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Opinion

March 11, 2017

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The cost of coal

It is understandable that in times of paucity, the utmost and, perhaps, the prime focus of a state is to explore avenues of output maximisation in the best possible way.

In a country where rural areas receive 90 minutes of uninterrupted power supply during the summers, where the average power shortfall in the country can rise upto 7,000 MWs and people are plunged into unemployment owing to business closures driven by power outages, the public naturally become esurient for energy. An assurance of dragging them out of the situation will naturally be intuited as divine intervention.

It is times like these when the fiduciary responsibility of pulling the nation out of darkness in the best possible way rests heavily on the shoulders of the leadership. Is this what has happened in our country or has the focus only been on output maximisation while other facets have been shrugged off?

The global momentum of energy production is drastically swinging away from coal-based energy. During the 2015 UN Climate Change Conference – COP 21 – around 132 countries inked an agreement to reduce carbon footprint and other emissions. World Bank President Jim Yong Kim calls coal-fired plants a disaster for the planet while similar statements have emanated from the office of the UN’s secretary general.

The UK, in its move towards cleaner energy, has planned to shut down all coal-based power projects by 2025. Finland’s plans to ban coal for energy use by 2030 are similar. China – our friend in the north – has stopped granting new licences for coal-fired project by 2018. Moreover, Brussels has decided to cut subsidies on coal-power projects to comply with the Paris Agreement while just a week ago Australia’s state-owned energy giant CS Energy decided to put an end to coal-fired power stations.

For the much-celebrated CPEC – which apparently is a knight in shining armour for the public – there are certain factors that we either have missed or chosen to ignore in our anticipation of a Pakistan with no loadshedding.

As per the government’s official website for CPEC out of the priority energy projects – which amount to 10,350MWs – 5,940MWs energy projects worth $8.15 billion are coal-fired. In the category of actively promoted projects, 3,300MWs out of 5,820MWs of planned energy projects worth $3.87 billion are coal-powered.

Among others, the Sahiwal Coal Power Project – which is to be run on imported coal with a planned installed capacity of 1,320MW – is expected to cost $1.6 billion. Currently, 95 percent of civil works on the project have been completed as per government figures and commercial operations are likely to commence by the end of this year.

Sahiwal and Okara are home to the dairy farming industry in Pakistan. A significant contribution from this area has ranked Pakistan among the top five milk producers in the world with the country’s milk production in 2015-16, amounting to 54,328 thousand tonnes. The Sahiwal breed cow is among the most widely used breeds in dairy farming.

As per the Economic Survey of Pakistan 2015-16, livestock has contributed around 11.6 percent to the GDP of Pakistan and nearly eight million families in Pakistan are involved in livestock activities. Out of the aforementioned metrics, Sahiwal and Okara collectively contribute significantly to the livestock and dairy farming business. Owing to this, Engro Foods has based its milk production plant in Sahiwal while many other milk processors have a large number of milk collection centres in this region – which are either directly owned or contracted. Most livestock farmers, owing to the fertility of the land, grow fodder and other crops in the area which predominantly forms a source of their animals’ feed and household needs.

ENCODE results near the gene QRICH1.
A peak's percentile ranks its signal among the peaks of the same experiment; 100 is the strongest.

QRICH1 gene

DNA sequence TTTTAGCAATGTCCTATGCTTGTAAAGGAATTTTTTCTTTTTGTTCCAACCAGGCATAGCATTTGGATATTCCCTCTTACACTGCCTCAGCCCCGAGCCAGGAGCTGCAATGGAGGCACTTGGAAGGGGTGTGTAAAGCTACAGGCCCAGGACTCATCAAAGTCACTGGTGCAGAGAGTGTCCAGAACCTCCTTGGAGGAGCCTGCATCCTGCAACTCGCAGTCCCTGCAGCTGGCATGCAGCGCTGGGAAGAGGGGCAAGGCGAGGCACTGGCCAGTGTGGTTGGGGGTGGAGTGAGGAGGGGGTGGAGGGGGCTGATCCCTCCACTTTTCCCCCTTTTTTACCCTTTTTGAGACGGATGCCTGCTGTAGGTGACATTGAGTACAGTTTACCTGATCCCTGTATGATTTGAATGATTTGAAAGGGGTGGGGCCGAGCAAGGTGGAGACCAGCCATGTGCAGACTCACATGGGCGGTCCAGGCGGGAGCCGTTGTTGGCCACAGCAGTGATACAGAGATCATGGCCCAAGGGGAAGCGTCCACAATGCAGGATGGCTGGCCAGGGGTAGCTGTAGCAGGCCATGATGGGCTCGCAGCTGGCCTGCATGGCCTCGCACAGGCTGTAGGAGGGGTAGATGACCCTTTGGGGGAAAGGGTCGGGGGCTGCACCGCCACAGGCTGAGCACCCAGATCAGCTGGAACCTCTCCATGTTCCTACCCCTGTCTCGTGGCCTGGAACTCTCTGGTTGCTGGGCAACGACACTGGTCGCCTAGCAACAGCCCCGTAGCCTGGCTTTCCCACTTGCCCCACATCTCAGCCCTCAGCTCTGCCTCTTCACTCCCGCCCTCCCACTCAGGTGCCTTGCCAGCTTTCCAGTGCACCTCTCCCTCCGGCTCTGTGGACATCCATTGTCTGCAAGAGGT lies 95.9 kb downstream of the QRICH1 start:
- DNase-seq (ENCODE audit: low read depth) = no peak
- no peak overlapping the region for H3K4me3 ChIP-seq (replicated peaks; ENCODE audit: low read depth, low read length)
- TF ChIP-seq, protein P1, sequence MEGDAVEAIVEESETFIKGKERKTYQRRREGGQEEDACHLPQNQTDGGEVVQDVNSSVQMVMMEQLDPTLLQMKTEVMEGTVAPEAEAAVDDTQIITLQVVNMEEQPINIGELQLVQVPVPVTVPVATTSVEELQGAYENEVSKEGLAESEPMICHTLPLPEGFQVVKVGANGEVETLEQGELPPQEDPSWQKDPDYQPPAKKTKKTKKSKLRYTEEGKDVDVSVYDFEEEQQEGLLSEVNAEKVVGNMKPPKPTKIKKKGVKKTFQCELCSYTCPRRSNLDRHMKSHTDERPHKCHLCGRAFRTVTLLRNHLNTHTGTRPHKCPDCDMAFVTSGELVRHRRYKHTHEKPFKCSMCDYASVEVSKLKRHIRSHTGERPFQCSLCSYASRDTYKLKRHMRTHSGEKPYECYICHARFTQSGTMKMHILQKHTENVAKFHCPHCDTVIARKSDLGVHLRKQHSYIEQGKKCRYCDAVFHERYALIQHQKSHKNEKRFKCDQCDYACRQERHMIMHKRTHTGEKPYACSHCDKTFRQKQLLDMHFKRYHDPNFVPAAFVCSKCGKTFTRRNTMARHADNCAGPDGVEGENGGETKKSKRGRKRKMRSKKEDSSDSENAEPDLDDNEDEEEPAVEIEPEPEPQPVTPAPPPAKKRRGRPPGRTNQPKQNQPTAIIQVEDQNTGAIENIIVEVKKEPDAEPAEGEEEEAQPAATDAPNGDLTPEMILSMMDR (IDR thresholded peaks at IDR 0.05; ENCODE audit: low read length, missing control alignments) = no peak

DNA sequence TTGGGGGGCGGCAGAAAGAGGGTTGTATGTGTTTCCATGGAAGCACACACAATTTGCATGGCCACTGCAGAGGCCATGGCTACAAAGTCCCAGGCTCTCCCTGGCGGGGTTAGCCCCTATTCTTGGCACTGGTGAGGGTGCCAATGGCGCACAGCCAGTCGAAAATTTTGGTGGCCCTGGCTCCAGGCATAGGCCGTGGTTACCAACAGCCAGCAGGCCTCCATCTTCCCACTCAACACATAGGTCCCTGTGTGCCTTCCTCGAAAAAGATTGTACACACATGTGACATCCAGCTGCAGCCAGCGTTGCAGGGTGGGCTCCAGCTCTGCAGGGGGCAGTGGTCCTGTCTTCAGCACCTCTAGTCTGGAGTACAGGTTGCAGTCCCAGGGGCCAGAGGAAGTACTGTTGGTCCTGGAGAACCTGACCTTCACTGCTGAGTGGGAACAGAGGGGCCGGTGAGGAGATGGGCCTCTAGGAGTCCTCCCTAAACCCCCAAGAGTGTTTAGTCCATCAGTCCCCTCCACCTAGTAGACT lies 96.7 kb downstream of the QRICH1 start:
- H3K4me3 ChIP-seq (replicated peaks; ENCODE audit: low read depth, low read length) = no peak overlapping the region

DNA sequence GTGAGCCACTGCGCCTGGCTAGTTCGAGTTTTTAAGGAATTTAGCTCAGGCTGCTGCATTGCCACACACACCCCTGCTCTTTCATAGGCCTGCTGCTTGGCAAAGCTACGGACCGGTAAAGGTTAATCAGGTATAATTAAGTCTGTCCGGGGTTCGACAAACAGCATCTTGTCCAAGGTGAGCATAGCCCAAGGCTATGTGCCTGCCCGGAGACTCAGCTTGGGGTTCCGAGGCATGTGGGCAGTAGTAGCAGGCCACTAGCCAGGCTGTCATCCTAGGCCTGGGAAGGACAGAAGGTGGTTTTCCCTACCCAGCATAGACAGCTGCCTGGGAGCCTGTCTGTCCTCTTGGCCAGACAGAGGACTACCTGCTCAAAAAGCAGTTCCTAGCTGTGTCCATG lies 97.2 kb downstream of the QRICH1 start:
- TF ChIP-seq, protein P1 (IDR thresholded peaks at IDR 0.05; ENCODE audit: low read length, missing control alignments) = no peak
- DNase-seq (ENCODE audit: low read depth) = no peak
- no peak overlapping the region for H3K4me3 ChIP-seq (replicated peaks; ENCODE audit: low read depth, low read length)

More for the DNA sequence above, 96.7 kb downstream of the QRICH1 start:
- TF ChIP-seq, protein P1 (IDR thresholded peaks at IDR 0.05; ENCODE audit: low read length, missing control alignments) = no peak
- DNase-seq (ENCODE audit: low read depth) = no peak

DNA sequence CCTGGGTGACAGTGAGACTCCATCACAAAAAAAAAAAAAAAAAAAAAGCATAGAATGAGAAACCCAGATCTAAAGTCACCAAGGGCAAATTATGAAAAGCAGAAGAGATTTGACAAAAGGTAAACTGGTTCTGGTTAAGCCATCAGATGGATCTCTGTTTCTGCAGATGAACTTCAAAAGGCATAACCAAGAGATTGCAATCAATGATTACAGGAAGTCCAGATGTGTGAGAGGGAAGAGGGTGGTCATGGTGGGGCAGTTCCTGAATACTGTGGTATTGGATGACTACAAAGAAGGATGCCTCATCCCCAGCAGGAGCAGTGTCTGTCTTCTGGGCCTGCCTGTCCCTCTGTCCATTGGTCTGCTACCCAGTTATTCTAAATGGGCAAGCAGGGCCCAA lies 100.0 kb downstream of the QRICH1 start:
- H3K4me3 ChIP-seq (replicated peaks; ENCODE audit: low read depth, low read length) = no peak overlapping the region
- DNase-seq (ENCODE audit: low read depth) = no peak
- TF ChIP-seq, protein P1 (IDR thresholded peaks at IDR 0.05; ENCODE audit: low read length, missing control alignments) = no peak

As per the results of an Energy Protection Agency survey, it was found that emissions – such as sulphur dioxide and particulate matters (PM 10) –from the construction site of the Sahiwal plant construction site were significantly above the acceptable threshold. These emissions are severely detrimental to the environment, livestock and the dairy farming business which fuels the local economy. The project, on the one hand, is a contributor to the national grid and on the other it poses a significant risk to the local economy and the dairy farming business.

I am partly content with the notion that the energy shortfall is being narrowed due to the project – which, in the foreseeable future, will light up the breadth and width of Pakistan. However, this has also given rise to a dual cognisance and I fail to understand which one is correct.

First, in the perception of the treasury benches, are citizens considered to be doltish human beings who, at the hands of scarcity, have become so feeble and dependent that only the output will matter to them no matter what course of action is taken?

Second, are we really that insensitive and incapable of rational thought that our leaders don’t feel the need to concentrate on other factors because we do not demand them as a deliverable – which keeps their focus only on the output irrespective of the course taken?

Most people, if not a majority of our population, are unaware about the cloud on the horizon. But I’ll leave this for the readers to decide which notion from the aforementioned ideas they find applicable after knowing the facts.

 

The writer is a chartered accountant and a graduate of Oxford Brookes University.

Email: [email protected]

Twitter: Shahzad_91

 

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